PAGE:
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XXLRay 11-22-2010 08:53 AM

How to replace newline pattern in file by other newline pattern in a shell script
 
I have several (vhdl) files containing a pattern with newline characters that I need to replace by another pattern that also contains newline characters.

I start with something like:
Code:

    port (
      A : in std_logic_vector(width - 1 downto 0);
      Z : out std_logic;
    );

I want to replace it by something like:
Code:

    port (
      A : in std_logic_vector(width - 1 downto 0);
      B : in std_logig;
      Z : out std_logic;
    );

(I need to paste some lines)

As I need to do this (very) often I want to use a shell script.

I tried:

1.
Code:

#!/bin/sh
sed -i 's/      A : in std_logic_vector(width - 1 downto 0);
      Z : out std_logic;/    A : in std_logic_vector(width - 1 downto 0);
      B : in std_logig;
      Z : out std_logic;/g' ./testfile

result:
Code:

sed: -e expression #1, char 5: unterminated `s' command
2.
Code:

#!/bin/sh
sed -i 's/      A : in std_logic_vector(width - 1 downto 0);\n      Z : out std_logic;/    A : in std_logic_vector(width - 1 downto 0);\n      B : in std_logig;\n      Z : out std_logic;/g' ./testfile

result:
File remains unchanged

3.
Code:

#!/bin/sh
awk '{sub(/      A : in std_logic_vector(width - 1 downto 0);
      Z : out std_logic;/,"    A : in std_logic_vector(width - 1 downto 0);
      B : in std_logig;
      Z : out std_logic;")}1' ./testfile

result:
Code:

unexpected newline or end of string
4.
Code:

#!/bin/sh
awk '{sub(/      A : in std_logic_vector(width - 1 downto 0);\n      Z : out std_logic;/,"    A : in std_logic_vector(width - 1 downto 0);\n      B : in std_logig;\n      Z : out std_logic;")}1' ./testfile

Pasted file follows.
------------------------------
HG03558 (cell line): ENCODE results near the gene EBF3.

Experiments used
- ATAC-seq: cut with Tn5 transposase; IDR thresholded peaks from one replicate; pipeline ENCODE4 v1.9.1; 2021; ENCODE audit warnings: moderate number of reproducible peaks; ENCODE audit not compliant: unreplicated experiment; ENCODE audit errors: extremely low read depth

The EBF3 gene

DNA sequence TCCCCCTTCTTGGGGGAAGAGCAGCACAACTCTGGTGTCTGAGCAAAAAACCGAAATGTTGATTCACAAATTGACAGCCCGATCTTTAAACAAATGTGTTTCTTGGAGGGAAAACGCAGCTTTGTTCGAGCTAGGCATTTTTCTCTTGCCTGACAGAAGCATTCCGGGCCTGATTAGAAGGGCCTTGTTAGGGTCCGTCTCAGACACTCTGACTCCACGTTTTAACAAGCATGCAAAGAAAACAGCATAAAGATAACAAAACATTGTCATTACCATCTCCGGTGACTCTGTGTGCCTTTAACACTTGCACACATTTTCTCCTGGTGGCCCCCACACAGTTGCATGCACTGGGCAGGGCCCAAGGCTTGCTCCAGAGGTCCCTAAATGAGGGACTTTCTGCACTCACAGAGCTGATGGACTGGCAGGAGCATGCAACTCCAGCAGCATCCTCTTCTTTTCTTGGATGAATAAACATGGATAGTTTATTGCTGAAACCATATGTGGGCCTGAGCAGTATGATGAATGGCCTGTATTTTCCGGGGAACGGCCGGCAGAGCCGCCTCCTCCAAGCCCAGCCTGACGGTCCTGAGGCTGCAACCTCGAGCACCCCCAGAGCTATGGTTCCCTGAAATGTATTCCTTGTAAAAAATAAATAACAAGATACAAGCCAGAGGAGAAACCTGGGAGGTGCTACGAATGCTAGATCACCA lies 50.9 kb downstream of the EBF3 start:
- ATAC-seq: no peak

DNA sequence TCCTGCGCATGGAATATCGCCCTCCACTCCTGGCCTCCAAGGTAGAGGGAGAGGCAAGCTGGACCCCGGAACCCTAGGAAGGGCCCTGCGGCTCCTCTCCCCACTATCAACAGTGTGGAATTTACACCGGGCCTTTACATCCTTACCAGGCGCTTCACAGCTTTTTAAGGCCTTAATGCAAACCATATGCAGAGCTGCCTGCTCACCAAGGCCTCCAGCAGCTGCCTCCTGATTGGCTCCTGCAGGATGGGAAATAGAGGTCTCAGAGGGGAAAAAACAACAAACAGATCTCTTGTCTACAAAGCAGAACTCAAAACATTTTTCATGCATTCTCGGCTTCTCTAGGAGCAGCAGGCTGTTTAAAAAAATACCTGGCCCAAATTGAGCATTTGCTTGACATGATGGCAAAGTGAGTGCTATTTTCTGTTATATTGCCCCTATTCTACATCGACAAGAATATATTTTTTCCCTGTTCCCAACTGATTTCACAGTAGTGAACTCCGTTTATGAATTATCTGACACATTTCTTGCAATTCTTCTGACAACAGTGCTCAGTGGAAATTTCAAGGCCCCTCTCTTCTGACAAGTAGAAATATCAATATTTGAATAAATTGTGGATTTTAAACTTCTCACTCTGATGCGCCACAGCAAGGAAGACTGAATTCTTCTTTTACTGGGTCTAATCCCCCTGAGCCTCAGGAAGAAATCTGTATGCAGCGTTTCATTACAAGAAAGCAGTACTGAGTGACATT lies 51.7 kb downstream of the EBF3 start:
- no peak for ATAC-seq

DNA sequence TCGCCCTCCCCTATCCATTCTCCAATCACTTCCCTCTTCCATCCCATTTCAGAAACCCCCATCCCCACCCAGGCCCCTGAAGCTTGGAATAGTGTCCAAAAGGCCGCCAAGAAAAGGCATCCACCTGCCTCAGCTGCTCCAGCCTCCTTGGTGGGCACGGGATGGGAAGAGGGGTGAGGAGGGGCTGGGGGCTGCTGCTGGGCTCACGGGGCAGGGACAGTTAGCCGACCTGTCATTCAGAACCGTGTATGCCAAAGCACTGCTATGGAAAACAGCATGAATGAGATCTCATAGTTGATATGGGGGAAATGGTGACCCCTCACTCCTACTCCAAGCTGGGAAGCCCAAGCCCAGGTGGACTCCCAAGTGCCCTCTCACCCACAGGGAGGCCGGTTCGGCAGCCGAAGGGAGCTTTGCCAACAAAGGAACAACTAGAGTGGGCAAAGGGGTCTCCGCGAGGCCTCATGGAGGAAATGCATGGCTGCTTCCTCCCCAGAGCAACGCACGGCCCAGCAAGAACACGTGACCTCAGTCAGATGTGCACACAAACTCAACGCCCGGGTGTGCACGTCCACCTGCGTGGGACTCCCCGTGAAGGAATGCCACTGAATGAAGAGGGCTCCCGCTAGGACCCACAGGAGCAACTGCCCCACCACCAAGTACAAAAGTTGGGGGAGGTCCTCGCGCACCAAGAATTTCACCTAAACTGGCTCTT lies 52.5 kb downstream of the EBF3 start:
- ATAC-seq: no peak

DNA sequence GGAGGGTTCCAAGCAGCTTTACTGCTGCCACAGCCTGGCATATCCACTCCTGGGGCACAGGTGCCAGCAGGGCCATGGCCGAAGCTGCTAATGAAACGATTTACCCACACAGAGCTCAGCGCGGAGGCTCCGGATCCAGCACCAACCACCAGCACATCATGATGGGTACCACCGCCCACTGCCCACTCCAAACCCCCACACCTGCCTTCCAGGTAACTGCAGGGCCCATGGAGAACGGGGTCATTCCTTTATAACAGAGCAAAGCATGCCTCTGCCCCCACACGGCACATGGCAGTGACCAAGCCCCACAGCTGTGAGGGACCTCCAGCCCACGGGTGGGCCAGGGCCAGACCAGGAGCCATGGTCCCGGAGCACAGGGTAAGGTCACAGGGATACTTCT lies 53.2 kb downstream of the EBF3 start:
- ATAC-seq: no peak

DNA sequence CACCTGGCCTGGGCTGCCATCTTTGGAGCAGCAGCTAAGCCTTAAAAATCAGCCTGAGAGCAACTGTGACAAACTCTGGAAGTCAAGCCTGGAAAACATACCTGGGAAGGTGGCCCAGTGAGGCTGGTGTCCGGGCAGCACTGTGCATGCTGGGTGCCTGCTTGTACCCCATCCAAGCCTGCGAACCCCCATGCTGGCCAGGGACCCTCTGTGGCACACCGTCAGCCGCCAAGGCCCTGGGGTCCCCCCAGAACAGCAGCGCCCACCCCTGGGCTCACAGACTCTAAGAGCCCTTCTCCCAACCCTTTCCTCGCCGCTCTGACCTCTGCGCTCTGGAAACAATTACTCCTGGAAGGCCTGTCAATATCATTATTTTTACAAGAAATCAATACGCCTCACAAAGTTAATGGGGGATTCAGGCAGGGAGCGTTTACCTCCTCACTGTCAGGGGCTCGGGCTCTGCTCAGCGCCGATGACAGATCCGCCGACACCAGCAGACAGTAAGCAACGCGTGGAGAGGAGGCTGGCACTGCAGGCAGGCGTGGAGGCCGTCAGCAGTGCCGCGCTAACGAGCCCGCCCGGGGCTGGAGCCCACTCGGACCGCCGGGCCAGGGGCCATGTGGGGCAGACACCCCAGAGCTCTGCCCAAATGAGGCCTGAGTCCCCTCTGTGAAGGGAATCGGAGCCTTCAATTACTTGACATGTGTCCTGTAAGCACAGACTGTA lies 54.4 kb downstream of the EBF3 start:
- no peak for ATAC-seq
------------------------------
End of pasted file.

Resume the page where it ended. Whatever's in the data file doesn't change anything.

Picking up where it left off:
result:
Displays the unchanged testfile

Are there any suggestions how I can automate the pattern replacement?

Code:

$ sed --version
GNU sed version 4.1.5


colucix 11-22-2010 09:34 AM

A multi-line pattern is recognized only if you store all the lines into the pattern space. Using the following sed command, basically you store all the lines into the pattern space separated by newline, perform the substitution and finally print the result:
Code:

sed -n '1h; 1!H; g; s/      A : in std_logic_vector(width - 1 downto 0);\n      Z : out std_logic;/      A : in std_logic_vector(width - 1 downto 0);\n      B : in std_logig;\n      Z : out std_logic;/g; $p' testfile
Problems may arise if the file is very large, since all the content will be stored into the pattern space. Moreover, this one-liner is a monster, due to the length of the patterns. Maybe you can change the logic, for example by adding text after the line containing 'A :' but it depends on the actual task to achieve.

XXLRay 11-23-2010 01:54 AM

Wow, thank you. It seems to work. Until now I only tested a small file. The final file really is quite big (more than 50,000 lines). I will see how it works for it.

I only have one remark for others following my attempt. To perform the action in place (i.e. directly inside the file) you have to add 'i' as parameter:
Code:

sed -ni '1h; 1!H; g; s/foo\nbar/foo\nfoobar\nfoo/g; $p' ./testfile
This will turn the content of ./testfile
Code:

foo
bar

into
Code:

foo
foobar
bar


XXLRay 11-23-2010 06:15 AM

Just to give an update:

I applied the method to the 50,000 lines file. It took about 15 minutes on a Intel(R) Core(TM)2 Quad CPU Q6600 @ 2.40GHz but at least it works.